Strallen says: "I want audiences to have not necessarily a new version of Mary Poppins, just a different one. People were open to the Emily Blunt version, and this one is actually quite true to the books. So it would be lovely if they went home and read the PL Travers books.
"[We have] Mary Poppins in the park, and the park keeper is introduced, and Miss Andrew is introduced, so we have all these different elements, and I think there's something about seeing magic live which is crazy, and you just don't get that from a film."
The show was awarded a rare five-star review by The Guardian's Michael Billington, who praised the "excellent performance" of Strallen.
"Every movement she makes is balletic - she doesn't just exit from a room but floats out of it with arms extended," he said. "Travers scholars may still miss the darkness of the books, but for the rest of us the show is an unassailable treat and Eyre's production has acquired the heart to go with its art."
However, Tim Bano of The Stage described the production as "muddled", adding: "Even at almost three hours, the whole thing feels rushed. The songs are taken at a lick, and the production jolts from one set-piece to another without pause for breath. Watch the film, read the books. Save the magic."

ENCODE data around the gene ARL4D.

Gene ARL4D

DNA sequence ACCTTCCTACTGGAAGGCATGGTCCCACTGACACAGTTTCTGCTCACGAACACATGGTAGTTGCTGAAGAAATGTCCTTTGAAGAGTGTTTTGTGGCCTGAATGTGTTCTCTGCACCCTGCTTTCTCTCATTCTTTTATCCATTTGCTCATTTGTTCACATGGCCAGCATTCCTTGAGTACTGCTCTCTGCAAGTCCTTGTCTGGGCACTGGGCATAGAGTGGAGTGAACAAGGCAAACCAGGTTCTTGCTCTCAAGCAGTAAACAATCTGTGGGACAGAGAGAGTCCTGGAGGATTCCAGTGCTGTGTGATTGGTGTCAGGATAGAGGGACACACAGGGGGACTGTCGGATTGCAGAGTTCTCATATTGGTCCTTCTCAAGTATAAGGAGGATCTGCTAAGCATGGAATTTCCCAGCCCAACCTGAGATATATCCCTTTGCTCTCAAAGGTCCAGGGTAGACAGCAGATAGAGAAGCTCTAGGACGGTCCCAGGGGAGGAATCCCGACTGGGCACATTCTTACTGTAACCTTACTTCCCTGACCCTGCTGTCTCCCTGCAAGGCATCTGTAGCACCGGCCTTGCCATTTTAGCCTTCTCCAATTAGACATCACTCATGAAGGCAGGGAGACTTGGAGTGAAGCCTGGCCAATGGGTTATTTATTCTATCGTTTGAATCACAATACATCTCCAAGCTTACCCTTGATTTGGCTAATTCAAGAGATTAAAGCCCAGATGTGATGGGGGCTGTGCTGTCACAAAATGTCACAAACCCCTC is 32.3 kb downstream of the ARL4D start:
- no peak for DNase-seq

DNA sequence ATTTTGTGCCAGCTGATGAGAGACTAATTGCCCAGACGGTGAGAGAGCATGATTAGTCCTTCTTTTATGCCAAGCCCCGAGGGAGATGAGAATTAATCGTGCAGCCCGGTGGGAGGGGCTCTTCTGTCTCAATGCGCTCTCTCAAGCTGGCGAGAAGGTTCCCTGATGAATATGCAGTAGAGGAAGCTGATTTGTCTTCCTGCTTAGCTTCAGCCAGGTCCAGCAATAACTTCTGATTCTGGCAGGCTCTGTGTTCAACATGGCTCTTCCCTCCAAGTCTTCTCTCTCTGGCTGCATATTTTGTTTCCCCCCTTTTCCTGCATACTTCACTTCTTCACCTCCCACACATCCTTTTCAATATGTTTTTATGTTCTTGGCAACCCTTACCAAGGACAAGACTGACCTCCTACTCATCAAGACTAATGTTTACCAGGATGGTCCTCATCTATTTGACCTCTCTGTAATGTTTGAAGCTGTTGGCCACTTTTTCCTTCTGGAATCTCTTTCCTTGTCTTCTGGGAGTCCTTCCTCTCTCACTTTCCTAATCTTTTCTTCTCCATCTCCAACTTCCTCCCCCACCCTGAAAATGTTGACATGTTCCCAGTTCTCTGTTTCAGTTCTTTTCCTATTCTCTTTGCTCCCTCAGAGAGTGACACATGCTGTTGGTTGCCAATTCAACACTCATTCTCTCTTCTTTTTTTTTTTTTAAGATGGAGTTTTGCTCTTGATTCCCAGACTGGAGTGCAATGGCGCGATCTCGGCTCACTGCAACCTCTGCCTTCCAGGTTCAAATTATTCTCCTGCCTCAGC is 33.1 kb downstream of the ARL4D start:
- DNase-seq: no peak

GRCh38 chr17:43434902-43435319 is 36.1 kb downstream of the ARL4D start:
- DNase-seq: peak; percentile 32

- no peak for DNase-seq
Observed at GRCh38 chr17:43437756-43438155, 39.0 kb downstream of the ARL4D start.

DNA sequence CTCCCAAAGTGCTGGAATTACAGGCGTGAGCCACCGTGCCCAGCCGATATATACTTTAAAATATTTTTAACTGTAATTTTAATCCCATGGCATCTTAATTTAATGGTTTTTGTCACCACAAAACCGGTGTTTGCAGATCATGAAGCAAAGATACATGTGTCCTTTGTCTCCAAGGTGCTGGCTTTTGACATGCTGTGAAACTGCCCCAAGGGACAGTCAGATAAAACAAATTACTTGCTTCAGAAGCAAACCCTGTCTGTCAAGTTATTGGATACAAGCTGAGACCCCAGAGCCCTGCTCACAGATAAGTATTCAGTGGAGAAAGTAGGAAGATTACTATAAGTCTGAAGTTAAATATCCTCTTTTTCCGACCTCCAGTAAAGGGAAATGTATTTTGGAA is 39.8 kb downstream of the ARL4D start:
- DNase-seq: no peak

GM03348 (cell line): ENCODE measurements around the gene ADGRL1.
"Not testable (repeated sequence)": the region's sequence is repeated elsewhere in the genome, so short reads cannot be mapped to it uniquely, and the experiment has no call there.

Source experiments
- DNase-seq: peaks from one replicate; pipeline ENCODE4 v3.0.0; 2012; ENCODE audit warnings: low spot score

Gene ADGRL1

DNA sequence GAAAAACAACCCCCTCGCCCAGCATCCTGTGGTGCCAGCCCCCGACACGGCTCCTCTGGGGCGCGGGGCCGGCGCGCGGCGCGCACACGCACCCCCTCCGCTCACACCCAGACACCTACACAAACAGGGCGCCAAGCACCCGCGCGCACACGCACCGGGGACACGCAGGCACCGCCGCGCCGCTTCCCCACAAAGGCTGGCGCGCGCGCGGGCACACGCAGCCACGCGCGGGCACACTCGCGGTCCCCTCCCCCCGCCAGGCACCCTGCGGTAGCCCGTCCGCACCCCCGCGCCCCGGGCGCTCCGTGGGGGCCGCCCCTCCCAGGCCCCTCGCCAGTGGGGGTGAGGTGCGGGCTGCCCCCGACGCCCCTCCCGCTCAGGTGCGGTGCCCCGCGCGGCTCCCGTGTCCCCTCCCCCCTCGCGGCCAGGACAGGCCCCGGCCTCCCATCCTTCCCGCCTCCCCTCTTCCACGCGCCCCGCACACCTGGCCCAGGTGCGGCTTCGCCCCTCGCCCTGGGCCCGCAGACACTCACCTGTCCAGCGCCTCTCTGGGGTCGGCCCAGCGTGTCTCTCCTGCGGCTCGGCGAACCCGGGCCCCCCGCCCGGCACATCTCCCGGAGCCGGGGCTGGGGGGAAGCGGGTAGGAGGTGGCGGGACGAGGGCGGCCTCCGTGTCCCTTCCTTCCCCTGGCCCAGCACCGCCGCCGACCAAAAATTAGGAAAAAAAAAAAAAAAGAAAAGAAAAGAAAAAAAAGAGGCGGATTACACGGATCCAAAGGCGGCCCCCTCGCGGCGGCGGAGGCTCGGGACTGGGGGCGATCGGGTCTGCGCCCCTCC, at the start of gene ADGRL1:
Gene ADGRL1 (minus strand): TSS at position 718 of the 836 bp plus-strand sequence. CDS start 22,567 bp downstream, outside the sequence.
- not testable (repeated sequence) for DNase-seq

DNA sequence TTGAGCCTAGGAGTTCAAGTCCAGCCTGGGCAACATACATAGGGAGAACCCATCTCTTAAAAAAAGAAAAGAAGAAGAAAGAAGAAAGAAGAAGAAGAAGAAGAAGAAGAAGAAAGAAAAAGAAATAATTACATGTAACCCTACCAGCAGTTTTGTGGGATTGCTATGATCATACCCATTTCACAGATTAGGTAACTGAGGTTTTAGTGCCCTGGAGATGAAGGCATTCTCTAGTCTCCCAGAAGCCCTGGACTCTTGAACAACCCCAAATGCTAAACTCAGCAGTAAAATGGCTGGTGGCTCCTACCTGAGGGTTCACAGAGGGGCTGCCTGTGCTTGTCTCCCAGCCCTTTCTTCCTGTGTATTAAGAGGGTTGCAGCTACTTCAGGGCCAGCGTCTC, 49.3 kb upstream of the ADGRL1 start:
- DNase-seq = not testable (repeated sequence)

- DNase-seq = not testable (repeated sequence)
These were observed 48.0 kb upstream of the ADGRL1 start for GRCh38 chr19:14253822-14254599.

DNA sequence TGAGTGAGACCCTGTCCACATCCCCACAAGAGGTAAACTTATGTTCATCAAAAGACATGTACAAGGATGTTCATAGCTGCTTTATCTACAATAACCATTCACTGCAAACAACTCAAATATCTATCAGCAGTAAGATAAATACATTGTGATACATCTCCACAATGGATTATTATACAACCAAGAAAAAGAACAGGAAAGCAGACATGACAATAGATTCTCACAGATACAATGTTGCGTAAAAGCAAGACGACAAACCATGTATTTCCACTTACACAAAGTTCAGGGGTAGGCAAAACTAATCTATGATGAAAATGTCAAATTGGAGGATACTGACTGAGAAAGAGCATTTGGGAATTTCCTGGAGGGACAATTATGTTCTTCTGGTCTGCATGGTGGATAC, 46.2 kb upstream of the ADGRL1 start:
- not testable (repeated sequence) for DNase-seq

The book for the show was written by Julian Fellowes, who worked on the project several years before he became best known as the architect behind the phenomenally successful Downton Abbey.
"It was a rather interesting challenge, because you're having to be true to two sources as opposed to just one," he tells BBC News. "And you don't want to be disappointing for fans of the books or the film. My wife didn't even know there were books. But I enjoyed the challenge of it."
For Strallen, the themes of the show mean it could be staged "in Edwardian times, or in the future - it works at any time".
"Even though it's set in Edwardian London, it's about family, and it's about appreciating one another," she says. "And that is kind of timeless, it's at the core of everyone's life to love and appreciate each other.
Joseph Millson, who plays the children's father, George Banks, adds: "There are two things to this. There's a financial element that it just was time to do it again and the film went well. So there's all sorts of fiscal reasons for Disney and so on, but you know what, I genuinely believe this is a show for today, that could've been written this year and put on at the National Theatre.
"That's my feeling, that there's a genuine usefulness to it. Now of course people are here to eat ice cream and forget about their troubles, but honestly, the little bit that stays with you when you leave, is really useful."
Given how many theatres in the West End are owned by Mackintosh's group, is he at all worried about the state of venues in the West End?
"No, because we've done all mine!" he replies. "I'm just finishing the Sondheim, which is going to be glorious and it's completely rebuilt. So I've been doing that over the last 20 years, I've been rebuilding them, and they're the most wonderful places."
Mary Poppins is now playing at the Prince Edward Theatre.